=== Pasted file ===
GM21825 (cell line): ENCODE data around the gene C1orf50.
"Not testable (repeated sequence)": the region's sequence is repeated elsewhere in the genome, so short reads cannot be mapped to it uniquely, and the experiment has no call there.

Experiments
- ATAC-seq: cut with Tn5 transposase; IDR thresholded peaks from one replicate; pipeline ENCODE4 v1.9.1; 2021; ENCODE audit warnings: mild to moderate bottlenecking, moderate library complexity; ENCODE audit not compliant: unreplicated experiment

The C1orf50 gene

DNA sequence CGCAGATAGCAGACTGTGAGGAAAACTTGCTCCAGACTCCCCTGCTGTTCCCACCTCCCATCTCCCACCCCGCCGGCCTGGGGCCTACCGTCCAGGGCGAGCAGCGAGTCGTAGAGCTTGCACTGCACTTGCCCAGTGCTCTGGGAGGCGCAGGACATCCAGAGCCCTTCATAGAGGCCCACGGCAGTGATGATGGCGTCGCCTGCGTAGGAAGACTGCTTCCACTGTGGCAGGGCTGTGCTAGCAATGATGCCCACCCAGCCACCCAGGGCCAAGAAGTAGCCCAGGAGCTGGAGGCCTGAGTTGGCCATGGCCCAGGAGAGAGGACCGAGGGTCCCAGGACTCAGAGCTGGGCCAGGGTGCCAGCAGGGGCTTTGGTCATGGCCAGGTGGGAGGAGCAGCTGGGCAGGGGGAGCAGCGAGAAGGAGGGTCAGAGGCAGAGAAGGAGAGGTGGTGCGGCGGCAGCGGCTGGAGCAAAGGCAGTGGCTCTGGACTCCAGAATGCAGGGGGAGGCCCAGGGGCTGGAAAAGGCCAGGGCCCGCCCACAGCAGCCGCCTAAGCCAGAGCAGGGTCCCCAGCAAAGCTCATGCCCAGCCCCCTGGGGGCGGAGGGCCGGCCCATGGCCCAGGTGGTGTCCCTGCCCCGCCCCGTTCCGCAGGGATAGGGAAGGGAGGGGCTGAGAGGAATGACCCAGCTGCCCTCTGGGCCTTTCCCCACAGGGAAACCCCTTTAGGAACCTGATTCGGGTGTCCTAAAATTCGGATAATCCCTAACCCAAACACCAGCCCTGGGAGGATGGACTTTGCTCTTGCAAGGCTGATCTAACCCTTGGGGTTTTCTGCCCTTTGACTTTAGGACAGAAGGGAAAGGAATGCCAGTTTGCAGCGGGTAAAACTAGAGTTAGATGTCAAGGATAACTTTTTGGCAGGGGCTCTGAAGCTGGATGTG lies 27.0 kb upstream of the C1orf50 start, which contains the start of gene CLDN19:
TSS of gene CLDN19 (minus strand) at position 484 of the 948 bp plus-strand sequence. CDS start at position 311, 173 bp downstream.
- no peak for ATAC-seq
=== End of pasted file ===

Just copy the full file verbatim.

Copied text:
GM21825 (cell line): ENCODE data around the gene C1orf50.
"Not testable (repeated sequence)": the region's sequence is repeated elsewhere in the genome, so short reads cannot be mapped to it uniquely, and the experiment has no call there.

Experiments
- ATAC-seq: cut with Tn5 transposase; IDR thresholded peaks from one replicate; pipeline ENCODE4 v1.9.1; 2021; ENCODE audit warnings: mild to moderate bottlenecking, moderate library complexity; ENCODE audit not compliant: unreplicated experiment

The C1orf50 gene

DNA sequence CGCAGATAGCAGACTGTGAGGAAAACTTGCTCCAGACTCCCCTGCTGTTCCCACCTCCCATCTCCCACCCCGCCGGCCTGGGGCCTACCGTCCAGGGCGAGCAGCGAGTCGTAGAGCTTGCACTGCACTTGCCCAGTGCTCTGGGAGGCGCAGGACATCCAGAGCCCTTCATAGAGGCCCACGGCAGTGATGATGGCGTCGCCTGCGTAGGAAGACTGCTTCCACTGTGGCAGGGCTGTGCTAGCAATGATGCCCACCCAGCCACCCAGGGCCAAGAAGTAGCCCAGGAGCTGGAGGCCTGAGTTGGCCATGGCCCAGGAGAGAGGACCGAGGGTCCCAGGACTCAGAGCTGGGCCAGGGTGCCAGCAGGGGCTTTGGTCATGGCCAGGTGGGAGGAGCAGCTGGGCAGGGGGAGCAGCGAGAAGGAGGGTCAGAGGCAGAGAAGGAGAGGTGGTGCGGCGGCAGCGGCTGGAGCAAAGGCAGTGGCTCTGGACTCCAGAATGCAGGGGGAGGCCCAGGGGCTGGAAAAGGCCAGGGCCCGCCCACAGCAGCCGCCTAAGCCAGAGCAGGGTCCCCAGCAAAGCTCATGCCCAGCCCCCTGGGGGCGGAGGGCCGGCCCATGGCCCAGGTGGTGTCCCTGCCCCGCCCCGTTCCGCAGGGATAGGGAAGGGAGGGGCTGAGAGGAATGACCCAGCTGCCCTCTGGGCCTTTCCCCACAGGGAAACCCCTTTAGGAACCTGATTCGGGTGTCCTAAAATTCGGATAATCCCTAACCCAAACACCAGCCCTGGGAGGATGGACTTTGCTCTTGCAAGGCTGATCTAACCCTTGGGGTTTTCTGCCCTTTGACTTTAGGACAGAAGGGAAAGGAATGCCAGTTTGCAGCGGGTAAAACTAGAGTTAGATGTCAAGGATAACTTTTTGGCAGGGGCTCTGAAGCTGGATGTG lies 27.0 kb upstream of the C1orf50 start, which contains the start of gene CLDN19:
TSS of gene CLDN19 (minus strand) at position 484 of the 948 bp plus-strand sequence. CDS start at position 311, 173 bp downstream.
- no peak for ATAC-seq